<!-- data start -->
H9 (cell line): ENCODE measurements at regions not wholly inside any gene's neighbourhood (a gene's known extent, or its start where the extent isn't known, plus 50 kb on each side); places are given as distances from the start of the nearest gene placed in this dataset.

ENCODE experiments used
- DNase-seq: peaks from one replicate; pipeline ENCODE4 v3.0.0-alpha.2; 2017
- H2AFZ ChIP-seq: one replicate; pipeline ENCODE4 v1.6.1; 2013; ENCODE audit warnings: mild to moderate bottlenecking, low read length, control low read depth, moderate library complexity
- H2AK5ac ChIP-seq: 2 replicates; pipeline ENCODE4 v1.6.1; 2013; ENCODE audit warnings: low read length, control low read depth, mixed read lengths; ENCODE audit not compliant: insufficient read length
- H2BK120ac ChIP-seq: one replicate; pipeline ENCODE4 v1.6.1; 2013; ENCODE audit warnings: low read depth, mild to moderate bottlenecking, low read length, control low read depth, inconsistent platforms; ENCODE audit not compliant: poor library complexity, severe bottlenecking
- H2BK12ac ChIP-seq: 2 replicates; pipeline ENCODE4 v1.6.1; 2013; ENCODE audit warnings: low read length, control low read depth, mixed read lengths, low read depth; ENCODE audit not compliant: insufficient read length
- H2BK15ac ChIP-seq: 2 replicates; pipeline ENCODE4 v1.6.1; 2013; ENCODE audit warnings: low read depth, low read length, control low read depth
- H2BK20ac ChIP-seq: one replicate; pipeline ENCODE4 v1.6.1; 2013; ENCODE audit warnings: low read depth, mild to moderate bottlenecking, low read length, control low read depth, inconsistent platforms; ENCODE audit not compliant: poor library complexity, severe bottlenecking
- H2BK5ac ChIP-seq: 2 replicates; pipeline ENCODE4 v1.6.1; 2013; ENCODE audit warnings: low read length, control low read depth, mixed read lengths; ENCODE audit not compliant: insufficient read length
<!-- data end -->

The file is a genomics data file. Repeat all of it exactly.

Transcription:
H9 (cell line): ENCODE measurements at regions not wholly inside any gene's neighbourhood (a gene's known extent, or its start where the extent isn't known, plus 50 kb on each side); places are given as distances from the start of the nearest gene placed in this dataset.

ENCODE experiments used
- DNase-seq: peaks from one replicate; pipeline ENCODE4 v3.0.0-alpha.2; 2017
- H2AFZ ChIP-seq: one replicate; pipeline ENCODE4 v1.6.1; 2013; ENCODE audit warnings: mild to moderate bottlenecking, low read length, control low read depth, moderate library complexity
- H2AK5ac ChIP-seq: 2 replicates; pipeline ENCODE4 v1.6.1; 2013; ENCODE audit warnings: low read length, control low read depth, mixed read lengths; ENCODE audit not compliant: insufficient read length
- H2BK120ac ChIP-seq: one replicate; pipeline ENCODE4 v1.6.1; 2013; ENCODE audit warnings: low read depth, mild to moderate bottlenecking, low read length, control low read depth, inconsistent platforms; ENCODE audit not compliant: poor library complexity, severe bottlenecking
- H2BK12ac ChIP-seq: 2 replicates; pipeline ENCODE4 v1.6.1; 2013; ENCODE audit warnings: low read length, control low read depth, mixed read lengths, low read depth; ENCODE audit not compliant: insufficient read length
- H2BK15ac ChIP-seq: 2 replicates; pipeline ENCODE4 v1.6.1; 2013; ENCODE audit warnings: low read depth, low read length, control low read depth
- H2BK20ac ChIP-seq: one replicate; pipeline ENCODE4 v1.6.1; 2013; ENCODE audit warnings: low read depth, mild to moderate bottlenecking, low read length, control low read depth, inconsistent platforms; ENCODE audit not compliant: poor library complexity, severe bottlenecking
- H2BK5ac ChIP-seq: 2 replicates; pipeline ENCODE4 v1.6.1; 2013; ENCODE audit warnings: low read length, control low read depth, mixed read lengths; ENCODE audit not compliant: insufficient read length